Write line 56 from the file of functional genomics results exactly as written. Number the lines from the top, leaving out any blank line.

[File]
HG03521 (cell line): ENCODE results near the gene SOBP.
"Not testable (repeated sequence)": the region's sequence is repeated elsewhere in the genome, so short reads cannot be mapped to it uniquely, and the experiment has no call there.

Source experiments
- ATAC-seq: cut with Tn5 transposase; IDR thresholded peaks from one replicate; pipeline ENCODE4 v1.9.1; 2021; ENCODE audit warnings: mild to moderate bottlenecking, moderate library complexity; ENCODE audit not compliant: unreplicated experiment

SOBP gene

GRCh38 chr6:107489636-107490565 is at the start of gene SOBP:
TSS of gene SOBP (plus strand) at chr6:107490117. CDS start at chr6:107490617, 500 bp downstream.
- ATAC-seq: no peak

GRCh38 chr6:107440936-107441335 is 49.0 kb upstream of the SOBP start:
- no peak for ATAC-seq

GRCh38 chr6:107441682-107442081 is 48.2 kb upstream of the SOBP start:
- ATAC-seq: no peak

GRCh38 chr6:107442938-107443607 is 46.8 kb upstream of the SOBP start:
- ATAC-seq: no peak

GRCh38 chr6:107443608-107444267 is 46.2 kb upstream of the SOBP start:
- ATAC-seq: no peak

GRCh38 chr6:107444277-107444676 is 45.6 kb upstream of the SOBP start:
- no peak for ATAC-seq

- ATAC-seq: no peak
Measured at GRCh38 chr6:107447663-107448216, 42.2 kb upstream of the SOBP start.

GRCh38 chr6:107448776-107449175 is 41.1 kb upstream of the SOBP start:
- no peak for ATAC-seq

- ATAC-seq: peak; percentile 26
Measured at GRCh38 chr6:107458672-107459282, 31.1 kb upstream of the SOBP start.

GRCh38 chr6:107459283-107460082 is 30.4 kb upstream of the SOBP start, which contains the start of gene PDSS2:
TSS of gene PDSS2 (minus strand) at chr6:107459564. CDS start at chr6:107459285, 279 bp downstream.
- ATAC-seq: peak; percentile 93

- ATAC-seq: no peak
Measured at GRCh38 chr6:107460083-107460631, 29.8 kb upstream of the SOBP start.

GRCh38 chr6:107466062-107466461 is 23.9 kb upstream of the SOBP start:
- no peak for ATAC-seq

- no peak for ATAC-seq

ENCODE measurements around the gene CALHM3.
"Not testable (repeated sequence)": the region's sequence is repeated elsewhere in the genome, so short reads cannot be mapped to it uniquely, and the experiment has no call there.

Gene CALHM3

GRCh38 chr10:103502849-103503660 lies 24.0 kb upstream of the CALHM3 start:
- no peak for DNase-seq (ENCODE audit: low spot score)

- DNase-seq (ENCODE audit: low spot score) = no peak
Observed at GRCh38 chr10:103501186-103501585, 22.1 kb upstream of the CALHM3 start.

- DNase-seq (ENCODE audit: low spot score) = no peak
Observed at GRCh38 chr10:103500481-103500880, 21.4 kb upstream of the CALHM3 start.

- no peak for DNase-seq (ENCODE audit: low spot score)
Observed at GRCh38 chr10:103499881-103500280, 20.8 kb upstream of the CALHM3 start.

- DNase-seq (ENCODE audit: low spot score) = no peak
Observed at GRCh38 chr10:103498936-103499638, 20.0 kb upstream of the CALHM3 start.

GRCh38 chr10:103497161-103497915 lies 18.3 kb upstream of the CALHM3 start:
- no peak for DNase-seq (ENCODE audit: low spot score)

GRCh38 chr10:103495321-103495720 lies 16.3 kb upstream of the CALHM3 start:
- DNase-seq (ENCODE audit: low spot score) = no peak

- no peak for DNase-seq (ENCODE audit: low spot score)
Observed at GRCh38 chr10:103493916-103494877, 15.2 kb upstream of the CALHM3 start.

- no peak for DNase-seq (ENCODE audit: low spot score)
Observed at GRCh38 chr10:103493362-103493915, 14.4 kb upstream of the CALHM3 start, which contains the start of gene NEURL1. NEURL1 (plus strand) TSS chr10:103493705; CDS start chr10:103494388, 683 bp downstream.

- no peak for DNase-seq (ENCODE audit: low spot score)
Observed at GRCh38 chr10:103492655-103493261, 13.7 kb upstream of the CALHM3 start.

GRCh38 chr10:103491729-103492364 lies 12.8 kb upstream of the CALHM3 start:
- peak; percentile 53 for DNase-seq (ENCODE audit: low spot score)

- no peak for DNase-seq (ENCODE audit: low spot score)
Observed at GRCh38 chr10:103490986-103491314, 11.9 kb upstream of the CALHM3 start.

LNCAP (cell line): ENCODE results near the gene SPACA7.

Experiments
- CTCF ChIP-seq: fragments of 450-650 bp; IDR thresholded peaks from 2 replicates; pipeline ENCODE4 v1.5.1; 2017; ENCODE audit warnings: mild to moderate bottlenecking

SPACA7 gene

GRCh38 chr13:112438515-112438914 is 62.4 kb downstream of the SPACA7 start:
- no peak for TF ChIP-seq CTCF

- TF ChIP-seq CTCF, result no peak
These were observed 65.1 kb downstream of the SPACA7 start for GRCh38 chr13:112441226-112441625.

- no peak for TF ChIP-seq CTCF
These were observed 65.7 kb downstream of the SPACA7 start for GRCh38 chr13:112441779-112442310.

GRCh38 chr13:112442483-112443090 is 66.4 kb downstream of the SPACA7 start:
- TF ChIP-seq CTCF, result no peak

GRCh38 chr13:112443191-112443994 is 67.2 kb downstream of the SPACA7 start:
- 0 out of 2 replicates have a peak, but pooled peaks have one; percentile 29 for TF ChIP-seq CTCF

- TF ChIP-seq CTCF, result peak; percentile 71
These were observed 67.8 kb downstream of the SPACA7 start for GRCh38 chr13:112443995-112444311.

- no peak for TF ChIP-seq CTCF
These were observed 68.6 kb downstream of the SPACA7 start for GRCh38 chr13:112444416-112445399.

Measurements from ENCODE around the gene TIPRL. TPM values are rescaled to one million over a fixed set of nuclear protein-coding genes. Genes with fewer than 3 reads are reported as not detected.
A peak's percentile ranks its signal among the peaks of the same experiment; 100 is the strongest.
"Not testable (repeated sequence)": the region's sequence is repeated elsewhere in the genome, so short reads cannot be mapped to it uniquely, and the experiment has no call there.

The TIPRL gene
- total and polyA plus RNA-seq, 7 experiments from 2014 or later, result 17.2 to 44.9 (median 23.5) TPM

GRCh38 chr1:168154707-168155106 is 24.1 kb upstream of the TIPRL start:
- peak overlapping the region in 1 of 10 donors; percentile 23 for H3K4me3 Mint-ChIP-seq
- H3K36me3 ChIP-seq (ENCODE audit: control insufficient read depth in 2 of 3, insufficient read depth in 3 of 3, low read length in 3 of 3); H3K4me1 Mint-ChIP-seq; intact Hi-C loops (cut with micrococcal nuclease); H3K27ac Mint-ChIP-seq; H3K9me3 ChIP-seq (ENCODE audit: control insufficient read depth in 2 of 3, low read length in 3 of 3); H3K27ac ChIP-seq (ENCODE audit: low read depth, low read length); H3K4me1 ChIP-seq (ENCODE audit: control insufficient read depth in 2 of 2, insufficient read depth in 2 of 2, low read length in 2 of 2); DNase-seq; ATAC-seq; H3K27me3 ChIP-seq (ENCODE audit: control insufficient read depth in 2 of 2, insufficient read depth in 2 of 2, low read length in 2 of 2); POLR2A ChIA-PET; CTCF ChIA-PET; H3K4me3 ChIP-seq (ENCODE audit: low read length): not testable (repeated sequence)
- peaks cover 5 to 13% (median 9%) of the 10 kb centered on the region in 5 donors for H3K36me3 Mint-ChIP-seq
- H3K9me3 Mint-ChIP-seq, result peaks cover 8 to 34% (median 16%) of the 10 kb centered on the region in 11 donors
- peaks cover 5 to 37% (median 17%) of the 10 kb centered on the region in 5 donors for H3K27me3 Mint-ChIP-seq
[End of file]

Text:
GRCh38 chr10:103491729-103492364 lies 12.8 kb upstream of the CALHM3 start: